Tom Perez serves on the Montgomery County Council in Maryland. Rob Richie is executive director of FairVote.
After Maryland finally finished counting ballots more than a week after its September primary, the finger pointing about responsibility for primary day's chaos at the polls began in earnest. Dozens of polling places failed to open on time, others opened without their voting machines working, new electronic pollbooks kept crashing, and after polling hours were extended for an hour in two counties, even more problems developed.
With critical elections for most of our highest offices expected to be closely contested around the nation on Nov. 7, the Keystone Kops nature of too many of our elections is all the more troubling. Not only does inept election administration cause tens of thousands of people to lose their right to vote and frustrate many more, it increases community distrust in the basic functioning of our democracy.
Americans must see their elected officials and election administrators taking bold, clear steps to ensure secure and fair elections. What we must do is uphold two fundamental principles of running elections well: accountability and transparency. The blame game among state and county elections officials and various political leaders only increases voter cynicism -- and points to policy changes demanded at the state level.
Let's start with accountability. We expect all county elections directors to accept full accountability for what happens in November.
For the moment, our counties in most states are responsible for key decisions such as hiring, training and paying pollworkers, setting up polling places, establishing systems of Election Day communication, and handling breakdowns in electronic machines and pollbooks.
But we not only must trust, but verify. Every election director should make public in a timely way for public review and comment his or her county's plan for running elections and a full checklist of what he or she plans to do in preparation for elections.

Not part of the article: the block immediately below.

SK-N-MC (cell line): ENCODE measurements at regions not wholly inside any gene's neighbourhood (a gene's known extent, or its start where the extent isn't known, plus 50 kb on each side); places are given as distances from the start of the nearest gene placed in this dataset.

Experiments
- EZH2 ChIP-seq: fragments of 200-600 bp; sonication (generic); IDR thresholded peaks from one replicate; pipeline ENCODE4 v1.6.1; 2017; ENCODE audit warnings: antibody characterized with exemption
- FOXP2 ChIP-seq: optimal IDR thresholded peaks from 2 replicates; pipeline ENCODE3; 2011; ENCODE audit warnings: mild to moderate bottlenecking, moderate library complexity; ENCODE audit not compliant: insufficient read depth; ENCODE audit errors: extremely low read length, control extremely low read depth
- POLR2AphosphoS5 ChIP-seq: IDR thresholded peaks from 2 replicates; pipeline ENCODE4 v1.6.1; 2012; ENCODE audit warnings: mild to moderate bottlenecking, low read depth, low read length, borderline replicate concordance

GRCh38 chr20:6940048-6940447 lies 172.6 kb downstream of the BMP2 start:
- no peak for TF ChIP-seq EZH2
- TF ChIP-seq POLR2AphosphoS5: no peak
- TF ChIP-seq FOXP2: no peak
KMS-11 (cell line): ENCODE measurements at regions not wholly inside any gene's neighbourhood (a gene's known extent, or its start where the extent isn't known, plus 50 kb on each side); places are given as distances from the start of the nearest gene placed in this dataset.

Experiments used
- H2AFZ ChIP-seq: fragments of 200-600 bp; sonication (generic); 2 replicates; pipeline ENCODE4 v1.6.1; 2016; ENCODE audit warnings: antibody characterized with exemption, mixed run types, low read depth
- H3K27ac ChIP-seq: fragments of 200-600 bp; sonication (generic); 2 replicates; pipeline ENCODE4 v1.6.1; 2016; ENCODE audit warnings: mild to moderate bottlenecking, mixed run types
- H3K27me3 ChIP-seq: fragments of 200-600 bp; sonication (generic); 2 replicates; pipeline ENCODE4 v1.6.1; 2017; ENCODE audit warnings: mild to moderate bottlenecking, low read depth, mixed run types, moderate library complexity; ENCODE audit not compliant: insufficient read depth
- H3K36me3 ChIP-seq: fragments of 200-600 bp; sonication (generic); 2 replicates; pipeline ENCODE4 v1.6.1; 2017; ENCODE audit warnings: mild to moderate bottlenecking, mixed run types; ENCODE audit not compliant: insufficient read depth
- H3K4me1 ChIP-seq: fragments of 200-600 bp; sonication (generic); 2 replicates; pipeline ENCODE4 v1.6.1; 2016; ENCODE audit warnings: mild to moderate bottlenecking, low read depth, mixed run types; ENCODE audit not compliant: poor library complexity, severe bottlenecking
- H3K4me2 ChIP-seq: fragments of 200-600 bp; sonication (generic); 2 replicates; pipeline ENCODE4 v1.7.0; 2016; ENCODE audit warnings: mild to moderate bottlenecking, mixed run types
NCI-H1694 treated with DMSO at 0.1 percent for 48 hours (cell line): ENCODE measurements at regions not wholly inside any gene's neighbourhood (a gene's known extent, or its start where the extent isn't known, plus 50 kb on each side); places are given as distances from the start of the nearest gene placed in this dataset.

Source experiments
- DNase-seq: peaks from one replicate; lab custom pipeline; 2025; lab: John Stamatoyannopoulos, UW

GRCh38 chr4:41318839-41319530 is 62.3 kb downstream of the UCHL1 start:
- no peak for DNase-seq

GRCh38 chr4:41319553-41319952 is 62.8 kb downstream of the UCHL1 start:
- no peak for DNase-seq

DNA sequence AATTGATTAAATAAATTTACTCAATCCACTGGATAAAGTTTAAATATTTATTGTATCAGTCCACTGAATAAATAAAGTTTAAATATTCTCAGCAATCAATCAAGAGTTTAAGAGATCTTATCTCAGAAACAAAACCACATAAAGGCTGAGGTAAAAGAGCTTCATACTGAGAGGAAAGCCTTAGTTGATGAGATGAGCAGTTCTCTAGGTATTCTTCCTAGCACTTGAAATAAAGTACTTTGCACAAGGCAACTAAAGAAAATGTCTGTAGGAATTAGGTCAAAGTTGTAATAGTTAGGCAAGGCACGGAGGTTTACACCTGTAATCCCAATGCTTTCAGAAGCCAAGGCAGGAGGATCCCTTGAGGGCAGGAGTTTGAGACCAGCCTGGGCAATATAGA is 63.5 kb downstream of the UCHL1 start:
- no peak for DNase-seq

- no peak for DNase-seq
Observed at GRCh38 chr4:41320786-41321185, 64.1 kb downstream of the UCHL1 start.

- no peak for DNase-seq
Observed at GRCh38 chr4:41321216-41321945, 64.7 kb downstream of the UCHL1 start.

We need utter transparency for decision-making that all too often is made behind closed doors.
Looking at a concrete example, one of the most astounding breakdowns in Maryland was with Election Day communication. Once pollworkers in dozens of polling places found they didn't have the access cards necessary to start up their electronic machines, many had no clue what to do. When polls were extended, many pollworkers never learned about it, while others botched the process by failing to allow people in line before the original poll-closing time to continue to vote on machines. It's hardly rocket science to establish a simple requirement that pollworkers call in regularly to headquarters.
But changes in polices are typically needed. We must review our elections from top to bottom. We should increase funding for such basic systems as obtaining and training pollworkers, take steps to protect voting rights and secure voting in city elections, and ask whether new electronic technology for voting and checking in voters has created more problems then it has solved. We should use better voting machines that have paper trails and can handle democracy innovations like instant runoff voting.
Resolving accountability is a fundamental demand. The international model, one last year proposed by a national commission headed by Jimmy Carter and James Baker, is to establish a nonpartisan state elections chief with the authority to direct local elections boards.
After appointment by the governor and confirmation by a supermajority in the legislature, this official would have real independence from political pressure -- but just as important, they should have strict accountability to standards of performance, combined with transparent processes in planning and evaluating elections.
Democracy is not only a goal for export. We must bring it home.
Let's run better elections this November and then establish clear accountability and transparency through policy changes next year.
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